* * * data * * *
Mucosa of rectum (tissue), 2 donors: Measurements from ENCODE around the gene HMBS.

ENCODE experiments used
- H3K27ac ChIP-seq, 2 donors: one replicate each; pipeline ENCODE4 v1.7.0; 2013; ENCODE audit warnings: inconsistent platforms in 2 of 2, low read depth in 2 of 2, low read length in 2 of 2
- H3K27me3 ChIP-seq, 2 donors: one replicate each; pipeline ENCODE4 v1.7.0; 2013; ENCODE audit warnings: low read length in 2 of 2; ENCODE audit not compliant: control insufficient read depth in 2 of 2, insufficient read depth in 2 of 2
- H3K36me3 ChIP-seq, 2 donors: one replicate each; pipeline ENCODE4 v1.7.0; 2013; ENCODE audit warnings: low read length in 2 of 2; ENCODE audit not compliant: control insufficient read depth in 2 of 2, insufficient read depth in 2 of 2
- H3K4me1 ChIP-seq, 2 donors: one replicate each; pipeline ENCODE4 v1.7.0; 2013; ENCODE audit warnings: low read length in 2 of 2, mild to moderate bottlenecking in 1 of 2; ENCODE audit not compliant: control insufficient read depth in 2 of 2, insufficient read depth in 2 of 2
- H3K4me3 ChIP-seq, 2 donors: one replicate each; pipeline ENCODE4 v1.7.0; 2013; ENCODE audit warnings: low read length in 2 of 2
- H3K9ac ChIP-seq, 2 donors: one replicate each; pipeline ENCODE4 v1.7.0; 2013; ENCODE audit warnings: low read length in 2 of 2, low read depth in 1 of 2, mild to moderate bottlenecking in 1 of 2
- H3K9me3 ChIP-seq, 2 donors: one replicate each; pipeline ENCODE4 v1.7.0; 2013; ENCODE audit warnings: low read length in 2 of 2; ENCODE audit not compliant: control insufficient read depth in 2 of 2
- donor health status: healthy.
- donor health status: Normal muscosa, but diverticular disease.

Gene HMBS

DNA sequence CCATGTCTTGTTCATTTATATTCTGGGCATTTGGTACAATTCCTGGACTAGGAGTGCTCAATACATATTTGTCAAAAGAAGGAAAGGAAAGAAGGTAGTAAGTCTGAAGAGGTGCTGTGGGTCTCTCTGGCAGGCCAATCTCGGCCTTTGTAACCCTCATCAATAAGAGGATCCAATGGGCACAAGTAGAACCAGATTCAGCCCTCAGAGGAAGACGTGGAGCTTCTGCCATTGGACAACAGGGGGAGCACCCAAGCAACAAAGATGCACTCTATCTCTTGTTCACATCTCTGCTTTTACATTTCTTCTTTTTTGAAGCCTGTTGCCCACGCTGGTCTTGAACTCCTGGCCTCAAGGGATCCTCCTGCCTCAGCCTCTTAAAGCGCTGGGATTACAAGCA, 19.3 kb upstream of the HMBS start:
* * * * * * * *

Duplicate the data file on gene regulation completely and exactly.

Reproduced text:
Mucosa of rectum (tissue), 2 donors: Measurements from ENCODE around the gene HMBS.

ENCODE experiments used
- H3K27ac ChIP-seq, 2 donors: one replicate each; pipeline ENCODE4 v1.7.0; 2013; ENCODE audit warnings: inconsistent platforms in 2 of 2, low read depth in 2 of 2, low read length in 2 of 2
- H3K27me3 ChIP-seq, 2 donors: one replicate each; pipeline ENCODE4 v1.7.0; 2013; ENCODE audit warnings: low read length in 2 of 2; ENCODE audit not compliant: control insufficient read depth in 2 of 2, insufficient read depth in 2 of 2
- H3K36me3 ChIP-seq, 2 donors: one replicate each; pipeline ENCODE4 v1.7.0; 2013; ENCODE audit warnings: low read length in 2 of 2; ENCODE audit not compliant: control insufficient read depth in 2 of 2, insufficient read depth in 2 of 2
- H3K4me1 ChIP-seq, 2 donors: one replicate each; pipeline ENCODE4 v1.7.0; 2013; ENCODE audit warnings: low read length in 2 of 2, mild to moderate bottlenecking in 1 of 2; ENCODE audit not compliant: control insufficient read depth in 2 of 2, insufficient read depth in 2 of 2
- H3K4me3 ChIP-seq, 2 donors: one replicate each; pipeline ENCODE4 v1.7.0; 2013; ENCODE audit warnings: low read length in 2 of 2
- H3K9ac ChIP-seq, 2 donors: one replicate each; pipeline ENCODE4 v1.7.0; 2013; ENCODE audit warnings: low read length in 2 of 2, low read depth in 1 of 2, mild to moderate bottlenecking in 1 of 2
- H3K9me3 ChIP-seq, 2 donors: one replicate each; pipeline ENCODE4 v1.7.0; 2013; ENCODE audit warnings: low read length in 2 of 2; ENCODE audit not compliant: control insufficient read depth in 2 of 2
- donor health status: healthy.
- donor health status: Normal muscosa, but diverticular disease.

Gene HMBS

DNA sequence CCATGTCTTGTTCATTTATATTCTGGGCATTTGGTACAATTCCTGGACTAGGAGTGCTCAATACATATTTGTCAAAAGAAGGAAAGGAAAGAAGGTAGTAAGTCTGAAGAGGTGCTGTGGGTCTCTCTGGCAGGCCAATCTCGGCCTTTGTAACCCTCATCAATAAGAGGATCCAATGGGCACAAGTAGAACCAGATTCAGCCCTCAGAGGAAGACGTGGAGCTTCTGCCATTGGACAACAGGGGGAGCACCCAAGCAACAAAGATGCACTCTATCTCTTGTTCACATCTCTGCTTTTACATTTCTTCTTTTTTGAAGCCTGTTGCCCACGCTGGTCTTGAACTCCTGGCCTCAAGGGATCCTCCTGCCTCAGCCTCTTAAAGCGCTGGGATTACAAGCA, 19.3 kb upstream of the HMBS start: